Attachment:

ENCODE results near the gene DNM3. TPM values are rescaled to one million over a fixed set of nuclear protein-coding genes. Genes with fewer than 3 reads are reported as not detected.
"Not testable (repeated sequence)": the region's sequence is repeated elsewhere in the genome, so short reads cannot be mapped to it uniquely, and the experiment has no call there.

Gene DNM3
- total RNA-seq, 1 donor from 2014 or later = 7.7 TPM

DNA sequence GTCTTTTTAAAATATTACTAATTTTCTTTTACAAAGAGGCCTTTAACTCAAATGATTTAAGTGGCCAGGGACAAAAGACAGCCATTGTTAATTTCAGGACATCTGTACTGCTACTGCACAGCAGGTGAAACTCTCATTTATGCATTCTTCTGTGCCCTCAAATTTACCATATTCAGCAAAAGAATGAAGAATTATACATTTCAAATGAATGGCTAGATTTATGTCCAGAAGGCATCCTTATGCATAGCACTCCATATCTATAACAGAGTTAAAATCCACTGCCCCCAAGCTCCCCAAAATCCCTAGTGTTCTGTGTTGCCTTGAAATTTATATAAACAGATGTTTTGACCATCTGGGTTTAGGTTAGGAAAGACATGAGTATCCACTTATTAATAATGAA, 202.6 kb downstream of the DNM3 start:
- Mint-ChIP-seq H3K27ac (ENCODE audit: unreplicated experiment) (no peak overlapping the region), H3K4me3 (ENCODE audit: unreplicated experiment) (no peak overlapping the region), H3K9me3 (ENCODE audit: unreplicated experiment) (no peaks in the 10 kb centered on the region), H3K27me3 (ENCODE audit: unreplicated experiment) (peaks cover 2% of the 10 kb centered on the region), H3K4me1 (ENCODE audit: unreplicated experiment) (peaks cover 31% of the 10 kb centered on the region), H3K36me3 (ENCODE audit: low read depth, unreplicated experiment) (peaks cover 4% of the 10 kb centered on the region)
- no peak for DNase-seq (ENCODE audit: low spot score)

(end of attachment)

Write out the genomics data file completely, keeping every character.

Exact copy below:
ENCODE results near the gene DNM3. TPM values are rescaled to one million over a fixed set of nuclear protein-coding genes. Genes with fewer than 3 reads are reported as not detected.
"Not testable (repeated sequence)": the region's sequence is repeated elsewhere in the genome, so short reads cannot be mapped to it uniquely, and the experiment has no call there.

Gene DNM3
- total RNA-seq, 1 donor from 2014 or later = 7.7 TPM

DNA sequence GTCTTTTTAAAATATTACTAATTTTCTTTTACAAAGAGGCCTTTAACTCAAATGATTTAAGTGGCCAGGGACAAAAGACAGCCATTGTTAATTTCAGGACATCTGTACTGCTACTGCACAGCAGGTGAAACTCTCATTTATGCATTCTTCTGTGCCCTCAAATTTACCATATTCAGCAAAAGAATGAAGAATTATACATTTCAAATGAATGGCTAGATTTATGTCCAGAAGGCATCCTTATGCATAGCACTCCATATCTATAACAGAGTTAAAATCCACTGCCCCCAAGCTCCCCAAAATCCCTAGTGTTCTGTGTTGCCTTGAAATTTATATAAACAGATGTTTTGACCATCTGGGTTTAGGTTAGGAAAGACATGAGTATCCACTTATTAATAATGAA, 202.6 kb downstream of the DNM3 start:
- Mint-ChIP-seq H3K27ac (ENCODE audit: unreplicated experiment) (no peak overlapping the region), H3K4me3 (ENCODE audit: unreplicated experiment) (no peak overlapping the region), H3K9me3 (ENCODE audit: unreplicated experiment) (no peaks in the 10 kb centered on the region), H3K27me3 (ENCODE audit: unreplicated experiment) (peaks cover 2% of the 10 kb centered on the region), H3K4me1 (ENCODE audit: unreplicated experiment) (peaks cover 31% of the 10 kb centered on the region), H3K36me3 (ENCODE audit: low read depth, unreplicated experiment) (peaks cover 4% of the 10 kb centered on the region)
- no peak for DNase-seq (ENCODE audit: low spot score)